By Fred Saberhagen
Lengthy, some time past, the Gods solid Twelve Swords of energy, every one with a distinct and lethal caliber. They solid too good, for the swords may possibly kill the Gods themselves. Then the swords have been misplaced, scattered around the land; and lots of are they, either solid and evil, who're desirous to locate them again.
This tale is of Farslayer, the sword that may kill from throughout a complete international. the sport is fierce; the prize is the sword. The gamers are Black Pearl, an ensorcelled mermaid, and Cosmos her treacherous lover; Prince Zoltan and Prince Mark; the evil macrowizard wooden; and an enigmatic lady who arrives astride a griffin.
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Extra info for Farslayer's Story (Lost Swords, Book 4)
Distraught and reproved by the representation of patriarchal authority, Charity decides to return to what she views as the more accommodating world of her mother. The trip, however, is cut short by Harney, who intercepts her on the way to the Mountain. Instead of returning to the Mountain, she retreats with her lover to the little gray house, halfway between North Dormer and the Mountain. Charity’s return to her mother is temporarily postponed by her affair with Harney, but when the affair ends and she realizes she is pregnant, she finally makes her way: Almost without conscious thought her decision had been reached; as her eyes had followed the circle of the hills her mind had also travelled the old round.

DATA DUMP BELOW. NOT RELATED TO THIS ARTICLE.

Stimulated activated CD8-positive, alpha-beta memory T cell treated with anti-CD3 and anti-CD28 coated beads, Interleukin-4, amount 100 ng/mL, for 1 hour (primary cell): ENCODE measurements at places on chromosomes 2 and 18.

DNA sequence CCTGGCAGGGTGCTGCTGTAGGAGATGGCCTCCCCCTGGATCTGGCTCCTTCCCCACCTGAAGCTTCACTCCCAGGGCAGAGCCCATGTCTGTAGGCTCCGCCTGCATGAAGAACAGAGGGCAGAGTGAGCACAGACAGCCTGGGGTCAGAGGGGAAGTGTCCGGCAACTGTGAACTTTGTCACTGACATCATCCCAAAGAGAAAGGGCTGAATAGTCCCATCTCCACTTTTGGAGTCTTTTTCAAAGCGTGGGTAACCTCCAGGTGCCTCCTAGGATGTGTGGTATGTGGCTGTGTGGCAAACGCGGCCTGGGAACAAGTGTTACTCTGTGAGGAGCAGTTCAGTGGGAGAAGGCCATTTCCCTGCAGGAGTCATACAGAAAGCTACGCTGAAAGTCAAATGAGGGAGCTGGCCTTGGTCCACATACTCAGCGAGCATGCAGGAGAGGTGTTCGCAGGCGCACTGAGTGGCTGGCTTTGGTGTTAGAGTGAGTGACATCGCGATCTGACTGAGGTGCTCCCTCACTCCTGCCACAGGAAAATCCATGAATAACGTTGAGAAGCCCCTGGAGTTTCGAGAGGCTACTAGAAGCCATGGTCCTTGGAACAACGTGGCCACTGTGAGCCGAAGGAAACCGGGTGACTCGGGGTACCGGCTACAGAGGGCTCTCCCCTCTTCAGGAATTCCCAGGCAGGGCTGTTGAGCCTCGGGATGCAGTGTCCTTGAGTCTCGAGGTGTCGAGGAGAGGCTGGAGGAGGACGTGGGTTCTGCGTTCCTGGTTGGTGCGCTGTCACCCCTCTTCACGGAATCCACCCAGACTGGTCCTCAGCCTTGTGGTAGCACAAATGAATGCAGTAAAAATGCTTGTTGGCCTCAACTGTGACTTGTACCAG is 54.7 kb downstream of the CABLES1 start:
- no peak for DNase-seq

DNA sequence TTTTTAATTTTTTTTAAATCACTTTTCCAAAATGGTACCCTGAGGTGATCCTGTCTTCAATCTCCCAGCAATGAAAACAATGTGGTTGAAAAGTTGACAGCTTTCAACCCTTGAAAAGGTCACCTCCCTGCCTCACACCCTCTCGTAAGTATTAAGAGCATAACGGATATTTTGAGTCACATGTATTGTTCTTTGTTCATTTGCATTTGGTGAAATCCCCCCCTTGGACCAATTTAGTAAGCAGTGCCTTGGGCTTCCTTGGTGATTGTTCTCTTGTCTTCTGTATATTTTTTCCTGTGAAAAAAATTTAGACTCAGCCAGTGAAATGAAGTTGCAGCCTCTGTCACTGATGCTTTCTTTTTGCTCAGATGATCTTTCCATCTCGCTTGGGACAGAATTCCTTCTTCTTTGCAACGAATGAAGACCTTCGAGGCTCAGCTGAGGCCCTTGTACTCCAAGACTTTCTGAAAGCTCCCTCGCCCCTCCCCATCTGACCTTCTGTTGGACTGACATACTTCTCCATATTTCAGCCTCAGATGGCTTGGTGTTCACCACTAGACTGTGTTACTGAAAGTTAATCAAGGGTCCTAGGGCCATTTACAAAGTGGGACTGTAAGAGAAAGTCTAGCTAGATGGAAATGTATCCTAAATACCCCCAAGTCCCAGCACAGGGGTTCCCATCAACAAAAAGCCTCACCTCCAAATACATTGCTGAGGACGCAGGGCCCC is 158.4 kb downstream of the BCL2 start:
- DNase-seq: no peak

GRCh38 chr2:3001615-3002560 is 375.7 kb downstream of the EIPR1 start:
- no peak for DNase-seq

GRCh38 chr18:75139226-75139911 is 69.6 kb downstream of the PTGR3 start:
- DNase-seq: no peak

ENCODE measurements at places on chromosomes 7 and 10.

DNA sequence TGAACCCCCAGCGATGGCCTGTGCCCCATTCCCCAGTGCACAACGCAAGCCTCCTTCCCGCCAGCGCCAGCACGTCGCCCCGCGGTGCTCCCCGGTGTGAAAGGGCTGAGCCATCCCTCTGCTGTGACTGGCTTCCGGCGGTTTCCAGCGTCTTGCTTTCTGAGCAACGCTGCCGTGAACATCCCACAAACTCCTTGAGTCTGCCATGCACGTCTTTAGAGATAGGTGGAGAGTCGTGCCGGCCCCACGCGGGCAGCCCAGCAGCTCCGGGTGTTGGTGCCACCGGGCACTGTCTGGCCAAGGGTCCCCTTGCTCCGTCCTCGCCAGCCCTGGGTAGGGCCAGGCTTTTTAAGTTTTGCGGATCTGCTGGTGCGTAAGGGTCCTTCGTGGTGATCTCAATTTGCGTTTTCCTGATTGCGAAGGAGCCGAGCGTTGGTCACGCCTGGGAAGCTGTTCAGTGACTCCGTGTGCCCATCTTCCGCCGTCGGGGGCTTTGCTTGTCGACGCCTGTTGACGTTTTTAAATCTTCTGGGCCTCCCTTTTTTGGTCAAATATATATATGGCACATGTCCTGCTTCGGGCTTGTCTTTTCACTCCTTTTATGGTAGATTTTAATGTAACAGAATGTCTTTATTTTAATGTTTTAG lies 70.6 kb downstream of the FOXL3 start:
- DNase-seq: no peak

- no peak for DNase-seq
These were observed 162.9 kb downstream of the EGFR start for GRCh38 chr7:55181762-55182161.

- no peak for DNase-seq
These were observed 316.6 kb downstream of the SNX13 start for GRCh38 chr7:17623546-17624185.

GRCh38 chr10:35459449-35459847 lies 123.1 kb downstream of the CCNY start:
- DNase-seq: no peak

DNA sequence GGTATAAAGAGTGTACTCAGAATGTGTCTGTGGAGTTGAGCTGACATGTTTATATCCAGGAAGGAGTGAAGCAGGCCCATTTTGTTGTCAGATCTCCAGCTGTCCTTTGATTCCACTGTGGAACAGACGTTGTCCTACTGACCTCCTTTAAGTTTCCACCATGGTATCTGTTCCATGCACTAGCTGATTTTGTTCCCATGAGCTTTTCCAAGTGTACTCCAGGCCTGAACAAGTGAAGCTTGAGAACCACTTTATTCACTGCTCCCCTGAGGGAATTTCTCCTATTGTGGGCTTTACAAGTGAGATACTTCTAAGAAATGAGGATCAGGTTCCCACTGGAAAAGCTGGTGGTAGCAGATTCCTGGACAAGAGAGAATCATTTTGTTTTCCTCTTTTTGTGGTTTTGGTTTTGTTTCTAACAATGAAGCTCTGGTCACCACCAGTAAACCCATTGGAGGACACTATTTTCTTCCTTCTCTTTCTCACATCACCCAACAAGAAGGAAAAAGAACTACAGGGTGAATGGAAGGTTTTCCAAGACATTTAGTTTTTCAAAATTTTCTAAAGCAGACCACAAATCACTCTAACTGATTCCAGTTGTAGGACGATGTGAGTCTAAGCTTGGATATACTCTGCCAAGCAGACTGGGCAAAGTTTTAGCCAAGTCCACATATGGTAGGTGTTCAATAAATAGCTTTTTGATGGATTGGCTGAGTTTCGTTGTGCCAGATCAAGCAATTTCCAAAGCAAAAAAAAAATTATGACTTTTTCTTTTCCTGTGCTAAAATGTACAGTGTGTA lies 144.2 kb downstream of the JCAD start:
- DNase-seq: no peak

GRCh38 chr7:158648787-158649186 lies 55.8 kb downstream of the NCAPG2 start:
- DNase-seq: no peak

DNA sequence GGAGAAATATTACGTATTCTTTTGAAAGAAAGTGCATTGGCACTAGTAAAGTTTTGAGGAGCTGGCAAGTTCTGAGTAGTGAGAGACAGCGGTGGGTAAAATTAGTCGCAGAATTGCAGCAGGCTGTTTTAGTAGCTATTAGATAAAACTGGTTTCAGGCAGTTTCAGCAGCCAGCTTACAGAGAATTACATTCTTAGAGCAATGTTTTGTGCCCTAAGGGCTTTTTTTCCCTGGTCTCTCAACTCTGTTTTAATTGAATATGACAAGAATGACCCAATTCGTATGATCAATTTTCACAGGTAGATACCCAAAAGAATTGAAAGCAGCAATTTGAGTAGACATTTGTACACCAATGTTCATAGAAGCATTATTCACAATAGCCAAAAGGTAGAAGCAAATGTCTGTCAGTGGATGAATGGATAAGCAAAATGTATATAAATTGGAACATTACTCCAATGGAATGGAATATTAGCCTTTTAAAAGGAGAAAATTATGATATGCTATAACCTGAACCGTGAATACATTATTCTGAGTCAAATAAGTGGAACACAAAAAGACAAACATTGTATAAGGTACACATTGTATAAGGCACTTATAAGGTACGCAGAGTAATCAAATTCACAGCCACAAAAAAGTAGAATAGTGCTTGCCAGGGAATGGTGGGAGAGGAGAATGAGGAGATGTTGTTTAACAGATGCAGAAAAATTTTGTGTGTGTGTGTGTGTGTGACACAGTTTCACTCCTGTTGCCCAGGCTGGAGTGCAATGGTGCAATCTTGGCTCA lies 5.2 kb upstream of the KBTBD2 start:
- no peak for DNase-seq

Each chapter opening formalistically represents an opportunity for Charity and her narrative to begin anew. The ebb and flow of Charity’s quest for agency and independence, however, is only reinforced by these secondary openings. The primary discursive beginning is marked by Charity’s attempt to move from a closed, constrained space (Royall’s house) into an open space of possibility and freedom (the road in and out of North Dormer). Similarly, each secondary discursive beginning in Summer opens with a description of a symbolic space, evoking either containment No Place for Her Individual Adventure 13 or freedom.
But Charity desperately desires to reach beyond and before this beginning, a desire that cannot be fulfilled because prior origins, maternal origins, are unavailable at best and fictive at worst. In many ways, Wharton’s novel is an example of what Margaret Homans and other theorists have called an adoption narrative. A particularly apt exemplification of what Homans calls “the unknowability of origins,” the narrative illustrates the fact that although knowledge about Charity’s past is “intensely but apprehensively sought” it is “not finally available” (“Adoption” 5).